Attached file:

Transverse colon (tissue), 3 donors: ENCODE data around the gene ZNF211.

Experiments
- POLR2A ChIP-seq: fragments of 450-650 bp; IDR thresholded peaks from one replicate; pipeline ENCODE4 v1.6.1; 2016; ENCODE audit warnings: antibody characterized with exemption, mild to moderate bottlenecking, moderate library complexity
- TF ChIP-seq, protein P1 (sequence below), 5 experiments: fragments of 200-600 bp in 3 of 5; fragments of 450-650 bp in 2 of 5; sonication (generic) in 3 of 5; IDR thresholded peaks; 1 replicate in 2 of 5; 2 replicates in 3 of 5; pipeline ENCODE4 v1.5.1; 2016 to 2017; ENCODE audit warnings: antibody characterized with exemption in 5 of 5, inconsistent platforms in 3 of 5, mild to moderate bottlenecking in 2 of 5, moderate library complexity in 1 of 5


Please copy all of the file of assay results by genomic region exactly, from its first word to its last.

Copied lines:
Transverse colon (tissue), 3 donors: ENCODE data around the gene ZNF211.

Experiments
- POLR2A ChIP-seq: fragments of 450-650 bp; IDR thresholded peaks from one replicate; pipeline ENCODE4 v1.6.1; 2016; ENCODE audit warnings: antibody characterized with exemption, mild to moderate bottlenecking, moderate library complexity
- TF ChIP-seq, protein P1 (sequence below), 5 experiments: fragments of 200-600 bp in 3 of 5; fragments of 450-650 bp in 2 of 5; sonication (generic) in 3 of 5; IDR thresholded peaks; 1 replicate in 2 of 5; 2 replicates in 3 of 5; pipeline ENCODE4 v1.5.1; 2016 to 2017; ENCODE audit warnings: antibody characterized with exemption in 5 of 5, inconsistent platforms in 3 of 5, mild to moderate bottlenecking in 2 of 5, moderate library complexity in 1 of 5